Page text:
G7 throws support behind taxes on multinationals

10 June 2021

The G7 has thrown its weight behind proposals to subject large multinationals to tax in countries where they do business and to a 15% global minimum tax rate.​

If the larger group of countries that make up the G20 follow this lead then it is increasingly unlikely that a unilateral digital services tax (DST) will progress in New Zealand. The New Zealand Government has previously expressed a willingness to implement such a tax if international consensus is not reached or takes too long.

The G7, which comprises some of the world’s wealthiest nations, the United States, the United Kingdom, Canada, Japan, Germany, France and Italy, announced on 5 June 2021 that it had agreed to support:

  • A requirement for multinationals to pay tax in countries where they operate, not just where they have their headquarters. More specifically, multinationals with a profit margin of at least 10% would see 20% of their profit above that margin reallocated and subject to tax in the countries in which they operate.​
  • A global minimum tax rate that ensures multinationals pay at least 15% tax on a country by country basis.

These announcements relate to two proposals, known as BEPS (Base Erosion and Profit Shifting) “Pillar One” and “Pillar Two” respectively, which have been developed by the OECD “Inclusive Framework” – a body comprising 135 members from the OECD and G20 – and have been in the pipeline for some time now.

The Pillar One proposal is intended to counteract a perceived unfairness arising from multinationals that may generate significant revenues from sales in a given country, but pay comparatively low amounts of tax in that country.

Pillar Two is intended to prevent a “race to the bottom” in corporate tax rates where countries lower their corporate tax rates in order to attract multinationals to either transfer their headquarters or lucrative intellectual property assets to such countries.

The G7 announcements are thin on details. If the brief statements provided by the G7 are compared with the “Blueprints” for Pillar One and Pillar Two published by the OECD Inclusive Framework, the following observations can be made:

  • The G7 announcement makes no specific mention of size thresholds, but indicates that the Pillar One proposal would apply to the “largest and most profitable” multinationals. The Blueprint for Pillar One uses a fixed size threshold of €750m of consolidated gross revenue.
  • The G7 announcement indicates that a reallocation of residual profits will apply to multinationals with a profit margin of at least 10%. The Blueprint for Pillar One limited the profit allocation rule (known as “Amount A”) to “Automated Digital Services” and “Consumer Facing Businesses”. While not clear, the proposal outlined in the G7 announcement could be significantly broader, and apply to multinationals that had considered themselves out of scope (e.g. natural resources businesses).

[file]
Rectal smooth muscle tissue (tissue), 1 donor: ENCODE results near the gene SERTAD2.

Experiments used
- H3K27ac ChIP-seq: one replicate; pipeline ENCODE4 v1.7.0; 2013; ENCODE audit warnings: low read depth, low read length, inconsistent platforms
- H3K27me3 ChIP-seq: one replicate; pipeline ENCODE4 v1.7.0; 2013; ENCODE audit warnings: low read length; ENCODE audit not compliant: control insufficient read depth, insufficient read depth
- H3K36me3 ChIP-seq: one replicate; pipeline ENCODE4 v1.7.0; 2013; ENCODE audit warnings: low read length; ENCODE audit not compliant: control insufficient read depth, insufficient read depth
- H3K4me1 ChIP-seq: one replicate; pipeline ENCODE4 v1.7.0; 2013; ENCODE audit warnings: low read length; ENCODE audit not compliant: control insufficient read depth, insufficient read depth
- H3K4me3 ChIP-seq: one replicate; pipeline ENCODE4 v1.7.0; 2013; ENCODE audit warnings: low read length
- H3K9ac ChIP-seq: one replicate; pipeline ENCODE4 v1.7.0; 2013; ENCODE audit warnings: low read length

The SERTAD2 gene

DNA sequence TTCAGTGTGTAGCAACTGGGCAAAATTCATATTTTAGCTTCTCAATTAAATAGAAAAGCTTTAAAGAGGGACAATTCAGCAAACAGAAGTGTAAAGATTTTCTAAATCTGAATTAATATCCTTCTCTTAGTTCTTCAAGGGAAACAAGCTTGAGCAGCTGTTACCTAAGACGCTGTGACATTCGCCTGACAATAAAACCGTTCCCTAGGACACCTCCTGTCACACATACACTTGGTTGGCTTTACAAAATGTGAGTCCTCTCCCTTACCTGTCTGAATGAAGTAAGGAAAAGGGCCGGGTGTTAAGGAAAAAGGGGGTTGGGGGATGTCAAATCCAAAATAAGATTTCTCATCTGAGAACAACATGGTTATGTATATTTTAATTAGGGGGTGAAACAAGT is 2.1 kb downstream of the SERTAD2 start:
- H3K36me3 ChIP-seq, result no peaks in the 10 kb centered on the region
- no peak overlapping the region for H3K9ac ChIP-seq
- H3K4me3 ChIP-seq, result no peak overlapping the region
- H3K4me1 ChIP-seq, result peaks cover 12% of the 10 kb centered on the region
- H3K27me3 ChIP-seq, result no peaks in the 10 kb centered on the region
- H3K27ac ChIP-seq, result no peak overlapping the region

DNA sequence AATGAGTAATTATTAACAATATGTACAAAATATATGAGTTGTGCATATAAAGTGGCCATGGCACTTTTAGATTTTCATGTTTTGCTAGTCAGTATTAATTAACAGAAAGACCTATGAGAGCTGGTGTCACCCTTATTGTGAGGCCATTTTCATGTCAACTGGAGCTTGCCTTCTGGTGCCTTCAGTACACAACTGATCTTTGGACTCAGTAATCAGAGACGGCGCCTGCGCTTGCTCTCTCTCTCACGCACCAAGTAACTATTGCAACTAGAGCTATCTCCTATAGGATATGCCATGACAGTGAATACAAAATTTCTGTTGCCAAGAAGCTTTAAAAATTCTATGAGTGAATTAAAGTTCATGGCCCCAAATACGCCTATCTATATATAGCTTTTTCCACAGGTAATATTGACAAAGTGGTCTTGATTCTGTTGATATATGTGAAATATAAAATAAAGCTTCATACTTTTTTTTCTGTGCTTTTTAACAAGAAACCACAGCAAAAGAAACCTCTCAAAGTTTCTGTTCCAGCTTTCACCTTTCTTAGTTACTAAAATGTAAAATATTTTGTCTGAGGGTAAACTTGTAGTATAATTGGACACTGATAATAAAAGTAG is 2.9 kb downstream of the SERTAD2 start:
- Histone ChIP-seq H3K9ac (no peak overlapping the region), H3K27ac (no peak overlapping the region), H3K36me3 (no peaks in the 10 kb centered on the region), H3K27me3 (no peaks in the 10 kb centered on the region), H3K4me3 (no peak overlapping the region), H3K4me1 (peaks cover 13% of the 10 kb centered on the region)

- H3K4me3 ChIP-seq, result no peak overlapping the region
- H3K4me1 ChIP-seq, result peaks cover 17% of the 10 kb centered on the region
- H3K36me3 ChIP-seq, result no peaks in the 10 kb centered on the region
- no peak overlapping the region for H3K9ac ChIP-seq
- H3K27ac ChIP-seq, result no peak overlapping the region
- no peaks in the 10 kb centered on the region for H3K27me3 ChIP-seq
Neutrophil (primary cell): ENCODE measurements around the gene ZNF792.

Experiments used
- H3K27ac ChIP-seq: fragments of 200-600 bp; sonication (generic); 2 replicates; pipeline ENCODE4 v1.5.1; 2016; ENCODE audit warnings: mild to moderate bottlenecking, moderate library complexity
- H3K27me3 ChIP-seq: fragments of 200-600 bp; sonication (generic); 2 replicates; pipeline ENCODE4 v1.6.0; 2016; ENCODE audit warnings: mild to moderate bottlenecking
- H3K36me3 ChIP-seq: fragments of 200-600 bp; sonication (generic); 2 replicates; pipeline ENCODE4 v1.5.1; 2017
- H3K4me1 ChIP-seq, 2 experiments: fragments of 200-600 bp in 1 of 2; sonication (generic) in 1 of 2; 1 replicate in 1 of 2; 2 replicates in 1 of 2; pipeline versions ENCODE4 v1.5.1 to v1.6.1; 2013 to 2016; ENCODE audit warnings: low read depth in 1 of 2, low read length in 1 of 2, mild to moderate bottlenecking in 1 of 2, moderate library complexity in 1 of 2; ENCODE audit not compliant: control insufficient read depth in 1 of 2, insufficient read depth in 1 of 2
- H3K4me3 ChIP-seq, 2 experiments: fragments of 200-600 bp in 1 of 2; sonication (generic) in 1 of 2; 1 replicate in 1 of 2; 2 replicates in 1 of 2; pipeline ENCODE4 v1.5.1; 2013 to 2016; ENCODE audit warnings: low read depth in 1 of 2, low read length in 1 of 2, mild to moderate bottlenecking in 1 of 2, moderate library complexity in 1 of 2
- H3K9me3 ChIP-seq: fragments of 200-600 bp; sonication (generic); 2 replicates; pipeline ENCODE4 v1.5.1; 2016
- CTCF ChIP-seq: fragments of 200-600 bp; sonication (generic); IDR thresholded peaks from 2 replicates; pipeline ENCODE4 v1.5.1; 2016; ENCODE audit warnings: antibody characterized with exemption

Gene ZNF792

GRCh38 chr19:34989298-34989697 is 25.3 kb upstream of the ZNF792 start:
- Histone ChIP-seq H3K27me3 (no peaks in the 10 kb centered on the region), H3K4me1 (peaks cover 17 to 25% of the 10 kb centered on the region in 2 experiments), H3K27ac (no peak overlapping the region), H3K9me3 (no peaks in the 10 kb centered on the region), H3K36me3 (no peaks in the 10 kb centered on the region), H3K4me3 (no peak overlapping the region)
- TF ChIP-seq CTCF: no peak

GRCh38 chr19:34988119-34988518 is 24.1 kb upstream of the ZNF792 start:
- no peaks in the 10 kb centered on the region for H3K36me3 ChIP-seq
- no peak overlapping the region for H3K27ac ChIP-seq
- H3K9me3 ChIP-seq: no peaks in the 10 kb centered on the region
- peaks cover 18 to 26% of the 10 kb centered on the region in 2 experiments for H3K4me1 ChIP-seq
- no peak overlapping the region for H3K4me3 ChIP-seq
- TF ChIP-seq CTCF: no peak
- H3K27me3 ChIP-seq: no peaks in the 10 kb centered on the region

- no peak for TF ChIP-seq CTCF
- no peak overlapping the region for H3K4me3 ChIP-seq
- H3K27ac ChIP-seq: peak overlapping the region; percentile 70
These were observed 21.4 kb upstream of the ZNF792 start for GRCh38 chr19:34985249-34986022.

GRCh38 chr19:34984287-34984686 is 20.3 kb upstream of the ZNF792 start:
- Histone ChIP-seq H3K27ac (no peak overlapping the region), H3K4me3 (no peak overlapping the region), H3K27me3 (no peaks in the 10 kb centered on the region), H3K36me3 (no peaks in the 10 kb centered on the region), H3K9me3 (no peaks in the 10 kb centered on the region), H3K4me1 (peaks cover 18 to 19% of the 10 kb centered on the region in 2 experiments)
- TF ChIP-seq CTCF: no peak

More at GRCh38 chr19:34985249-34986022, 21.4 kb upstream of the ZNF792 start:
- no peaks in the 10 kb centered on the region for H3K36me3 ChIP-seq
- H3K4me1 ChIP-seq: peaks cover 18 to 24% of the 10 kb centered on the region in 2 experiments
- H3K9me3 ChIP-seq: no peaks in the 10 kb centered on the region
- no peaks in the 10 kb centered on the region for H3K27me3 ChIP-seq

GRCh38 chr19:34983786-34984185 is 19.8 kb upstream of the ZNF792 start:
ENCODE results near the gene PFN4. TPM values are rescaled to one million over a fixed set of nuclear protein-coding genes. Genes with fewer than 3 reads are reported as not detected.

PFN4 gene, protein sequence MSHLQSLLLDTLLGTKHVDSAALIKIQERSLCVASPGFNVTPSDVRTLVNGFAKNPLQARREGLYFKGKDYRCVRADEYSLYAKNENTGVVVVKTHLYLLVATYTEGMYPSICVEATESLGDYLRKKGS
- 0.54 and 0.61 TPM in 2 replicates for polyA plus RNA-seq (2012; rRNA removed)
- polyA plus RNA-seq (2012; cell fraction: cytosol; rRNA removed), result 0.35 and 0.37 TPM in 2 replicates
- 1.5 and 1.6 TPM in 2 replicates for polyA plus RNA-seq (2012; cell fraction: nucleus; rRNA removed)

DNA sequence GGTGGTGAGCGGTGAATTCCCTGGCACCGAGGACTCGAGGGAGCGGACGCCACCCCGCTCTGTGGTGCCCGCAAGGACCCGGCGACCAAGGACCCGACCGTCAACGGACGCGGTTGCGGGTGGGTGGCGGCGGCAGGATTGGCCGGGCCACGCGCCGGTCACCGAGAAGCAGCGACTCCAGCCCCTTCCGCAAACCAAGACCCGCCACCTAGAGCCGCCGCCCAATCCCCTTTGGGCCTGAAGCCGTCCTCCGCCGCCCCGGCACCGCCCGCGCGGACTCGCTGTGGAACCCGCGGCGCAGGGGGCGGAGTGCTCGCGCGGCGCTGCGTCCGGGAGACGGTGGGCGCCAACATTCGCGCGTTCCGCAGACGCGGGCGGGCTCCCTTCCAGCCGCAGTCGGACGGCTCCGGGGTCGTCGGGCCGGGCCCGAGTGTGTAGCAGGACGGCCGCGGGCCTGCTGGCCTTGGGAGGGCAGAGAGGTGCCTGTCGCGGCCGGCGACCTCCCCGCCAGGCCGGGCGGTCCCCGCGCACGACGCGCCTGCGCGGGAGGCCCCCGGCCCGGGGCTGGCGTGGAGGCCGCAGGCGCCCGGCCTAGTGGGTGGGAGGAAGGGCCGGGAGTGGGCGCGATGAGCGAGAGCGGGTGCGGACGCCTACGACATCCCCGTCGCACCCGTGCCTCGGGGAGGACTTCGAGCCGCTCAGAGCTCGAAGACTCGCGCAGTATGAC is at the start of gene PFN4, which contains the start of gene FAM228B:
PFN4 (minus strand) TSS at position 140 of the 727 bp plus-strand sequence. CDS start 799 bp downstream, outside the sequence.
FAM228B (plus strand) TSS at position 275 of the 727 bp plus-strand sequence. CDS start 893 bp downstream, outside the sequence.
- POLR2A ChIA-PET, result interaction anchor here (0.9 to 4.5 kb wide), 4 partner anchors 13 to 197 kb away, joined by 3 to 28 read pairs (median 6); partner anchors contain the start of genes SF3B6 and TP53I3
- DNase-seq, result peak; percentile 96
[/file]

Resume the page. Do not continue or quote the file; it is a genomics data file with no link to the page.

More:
• The Blueprint for Pillar One included a proposal to tax a further amount beyond an allocation of residual profit – known as “Amount B”. It is not clear if the G7 proposal contemplates Amount B.
  • The Blueprint for Pillar Two stopped short of specifying the rate of global minimum tax. The G7 announcement provides an indication of what that rate may be – 15%. The rate is arguably surprisingly low, and the USA has been pushing for a rate of 21%.

What happe​​ns next?

The Pillar One and Pillar Two proposals will be put to a meeting of the G20 Finance Ministers and Central Bank Governors in July this year for consideration.

A number of jurisdictions, including the UK, have introduced DSTs, which are intended to achieve broadly the same outcome as BEPS Pillar One. In their announcement, the G7 nations agreed on the need for appropriate coordination between the application of BEPS Pillar One and the removal of all DSTs.

The New Zealand Government has previously indicated it would introduce a DST if progress on Pillar One did not move swiftly enough. In light of the G7 announcement, and depending on the outcome of the G20 meeting in July, it is looking increasingly that New Zealand’s DST proposal may need to be abandoned.

If you have any questions about the matters raised in this article please get in touch with the contacts listed or your usual Bell Gully adviser.​​

This publication is necessarily brief and general in nature. You should seek professional advice before taking any action in relation to the matters dealt with in this publication.